On eve of his first Grand Prix, Norfolk’s F1 hope vows: ‘I want to be world champion’
- Credit: PA
Norfolk's George Russell is vowing to become Formula One world champion as his racing career gets under way at the Australian Grand Prix tomorrow.
King's Lynn-born Russell, 21, fulfils part of a lifelong ambition when he climbs into his Williams car at Melbourne's Albert Park circuit on Sunday.
The former GP3 and Formula Two champion said he would not be content to just be there to make up the numbers.
'I want to become a Formula One world champion,' he said. 'I recognise that it is an incredible achievement to make it to this stage, but the journey starts again.
'I don't want to be here for one or two seasons. I want to be in F1 for 15 or 20 years, and the only way I am going to do that is by giving my everything and competing at this level.
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'It's very surreal because this has been my dream, and I have to recognise that F1 isn't football and there aren't hundreds of opportunities at different clubs in different leagues in different countries.
'F1 has room for only the best 20 drivers in the world, and being a part of that elite group is incredible.'
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Russell is set to usher in a new dawn for British motor racing with compatriot Lando Norris, the 19-year-old McLaren driver, also taking his grand prix bow this weekend.
The two starlets are said to be the hottest British F1 prospects since five-time world champion Hamilton burst on to the scene in Melbourne a dozen years ago.
But Russell will be starting from the back of the grid this year with Williams in a state of disarray.
The British team, winners of 16 combined individual and team honours, missed the first two-and-a-half-days of pre-season testing in Barcelona because their car was not ready, and when they did hit the track their machinery was slow.
'My goal with Williams is to build this team and develop the car,' continued Russell.
'I don't have any interest in racing for last place. I want to put Williams back to where they belong.'
Standing at 6ft 2in, the stringy Russell will be one of the tallest drivers on the grid. But new weight rules introduced for this season - a driver can now be 80kgs complete with his kit - has enabled him to beef up over the winter.
'The increased weight limit was the best Christmas present ever,' he said. 'Since the end of last year I have put on five kilos - 75 per cent muscle and 25 per cent fat - so I weigh 73 kilos which is more normal for someone my size. I can now look in the mirror and see something more than just a lanky man.
'I was so skinny before, and I didn't have an ounce of anything on me, but now I feel so much better, not just physically, but mentally, too. I have more energy, and I can't wait to get going.'
Russell grew up in Cambridgeshire and attended Wisbech Grammar School. Teachers tell of his desire to reach the top from an early age.
Current pupils made a Good Luck card, with the message: 'Everyone at WGS is cheering you on.' One added: 'You taught me dreams do come true.' Another wrote: 'Drive like the wind, we are all behind you.' Russell tweeted: 'That's amazing. Thanks guys.'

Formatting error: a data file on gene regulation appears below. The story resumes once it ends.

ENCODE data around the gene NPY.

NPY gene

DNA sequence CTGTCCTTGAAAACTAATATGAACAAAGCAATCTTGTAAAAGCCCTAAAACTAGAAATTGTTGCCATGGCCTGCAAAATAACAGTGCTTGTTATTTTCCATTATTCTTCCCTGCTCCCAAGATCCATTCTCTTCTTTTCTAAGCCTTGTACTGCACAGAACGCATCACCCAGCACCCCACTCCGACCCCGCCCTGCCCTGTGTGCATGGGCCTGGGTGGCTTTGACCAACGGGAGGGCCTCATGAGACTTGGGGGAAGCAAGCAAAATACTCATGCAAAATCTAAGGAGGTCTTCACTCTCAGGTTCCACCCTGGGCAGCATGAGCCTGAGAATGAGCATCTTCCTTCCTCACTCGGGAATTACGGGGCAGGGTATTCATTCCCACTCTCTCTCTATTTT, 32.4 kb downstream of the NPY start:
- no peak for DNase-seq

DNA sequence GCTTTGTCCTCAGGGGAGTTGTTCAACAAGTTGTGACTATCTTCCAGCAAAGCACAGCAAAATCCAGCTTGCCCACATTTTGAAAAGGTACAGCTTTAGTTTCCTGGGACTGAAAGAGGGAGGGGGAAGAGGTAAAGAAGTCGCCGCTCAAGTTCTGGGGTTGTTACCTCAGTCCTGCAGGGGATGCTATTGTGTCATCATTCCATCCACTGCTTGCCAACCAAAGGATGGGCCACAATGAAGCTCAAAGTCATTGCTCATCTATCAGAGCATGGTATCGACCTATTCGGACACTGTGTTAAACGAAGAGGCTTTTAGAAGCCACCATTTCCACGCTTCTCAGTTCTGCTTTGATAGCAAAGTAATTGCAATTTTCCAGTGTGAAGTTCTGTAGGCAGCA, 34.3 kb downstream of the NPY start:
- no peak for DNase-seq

Dr Kevin Mann, assistant head of senior school remembered speaking to him about his motor racing ambitions.
'Right from the beginning it was very clear that George was determined that he would have a career in motor racing,' he said. 'His love of speed was evident at an early age.
'It has been amazing to watch his progression from kart racing around Europe whilst at school to now his impressive success with F1. We are happy that the school was able to play a part in his journey.'
Russell first got into a kart at the age of eight and won his way steadily towards motorsport's pinnacle from there.
This weekend marks the culmination of years of sacrifice, not just by Russell, but his family as well.
Between the ages of eight and 12, it was Team Russell on the kart track, with his father Steve the mechanic as dad and lad team lived out of the back of a motorhome.
Russell spent his first F1 pay packet on a new Mercedes for his father.
'I sorted my dad out a new car but I ani trying to stay grounded,' he told The Times.
'There has been so much sacrifice from everybody. It's not that 'I' have made it.
'It's 'we' as a family. Without the support of my parents or brother or sister. They had different dreams and aspirations in life, but they understood that my parents gave more support to me and more focus to help me achieve my dreams.
'My siblings could have been very affected by this or made a problem out of it but they didn't because they believed in me.'
Many of Russell's early wins were at the Ellough Park Race Circuit, a kart racing track near Beccles.
Managing director Richard Lock said: 'His older brother Benjy Russell won the British Championships and the European Championships. George has come along and taken that a step further.
'He's a talented lad, a very nice lad, he's very down to earth. I'm sure with the right car under him he could go all the way. It's a nice story - british lad driving British car.'